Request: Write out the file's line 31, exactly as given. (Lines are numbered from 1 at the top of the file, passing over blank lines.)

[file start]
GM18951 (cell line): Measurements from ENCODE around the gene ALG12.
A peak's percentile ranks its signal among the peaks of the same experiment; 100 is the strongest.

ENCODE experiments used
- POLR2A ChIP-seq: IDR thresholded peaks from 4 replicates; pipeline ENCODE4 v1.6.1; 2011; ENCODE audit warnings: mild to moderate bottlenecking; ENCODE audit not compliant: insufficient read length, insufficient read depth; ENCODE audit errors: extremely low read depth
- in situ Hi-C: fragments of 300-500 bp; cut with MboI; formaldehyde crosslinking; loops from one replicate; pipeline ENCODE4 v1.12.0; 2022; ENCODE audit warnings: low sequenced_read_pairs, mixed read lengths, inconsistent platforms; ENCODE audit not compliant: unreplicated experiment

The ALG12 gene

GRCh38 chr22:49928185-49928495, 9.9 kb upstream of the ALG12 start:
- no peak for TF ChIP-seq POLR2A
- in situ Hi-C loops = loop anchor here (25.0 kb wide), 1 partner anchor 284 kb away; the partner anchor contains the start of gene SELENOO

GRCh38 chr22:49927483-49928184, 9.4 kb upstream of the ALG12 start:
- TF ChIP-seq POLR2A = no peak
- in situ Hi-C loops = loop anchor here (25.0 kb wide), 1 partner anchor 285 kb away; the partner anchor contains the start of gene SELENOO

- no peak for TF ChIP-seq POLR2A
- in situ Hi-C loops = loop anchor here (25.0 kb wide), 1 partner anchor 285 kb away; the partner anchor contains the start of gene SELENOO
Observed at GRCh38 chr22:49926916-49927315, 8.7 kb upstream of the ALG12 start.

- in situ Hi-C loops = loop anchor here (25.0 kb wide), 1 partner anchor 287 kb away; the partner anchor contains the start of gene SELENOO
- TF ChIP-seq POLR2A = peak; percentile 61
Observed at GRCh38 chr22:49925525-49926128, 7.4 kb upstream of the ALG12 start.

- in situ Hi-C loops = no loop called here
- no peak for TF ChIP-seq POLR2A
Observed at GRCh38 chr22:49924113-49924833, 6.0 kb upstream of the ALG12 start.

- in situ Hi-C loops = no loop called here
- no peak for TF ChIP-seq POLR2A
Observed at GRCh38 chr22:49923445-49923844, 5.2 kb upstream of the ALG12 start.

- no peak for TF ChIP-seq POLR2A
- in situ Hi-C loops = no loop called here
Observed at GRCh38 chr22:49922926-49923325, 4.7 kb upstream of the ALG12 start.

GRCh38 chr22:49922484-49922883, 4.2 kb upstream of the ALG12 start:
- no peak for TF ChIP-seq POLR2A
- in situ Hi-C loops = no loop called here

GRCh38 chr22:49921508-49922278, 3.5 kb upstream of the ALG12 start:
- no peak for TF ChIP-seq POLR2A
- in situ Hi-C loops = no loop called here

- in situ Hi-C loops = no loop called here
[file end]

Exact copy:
GRCh38 chr22:49921508-49922278, 3.5 kb upstream of the ALG12 start: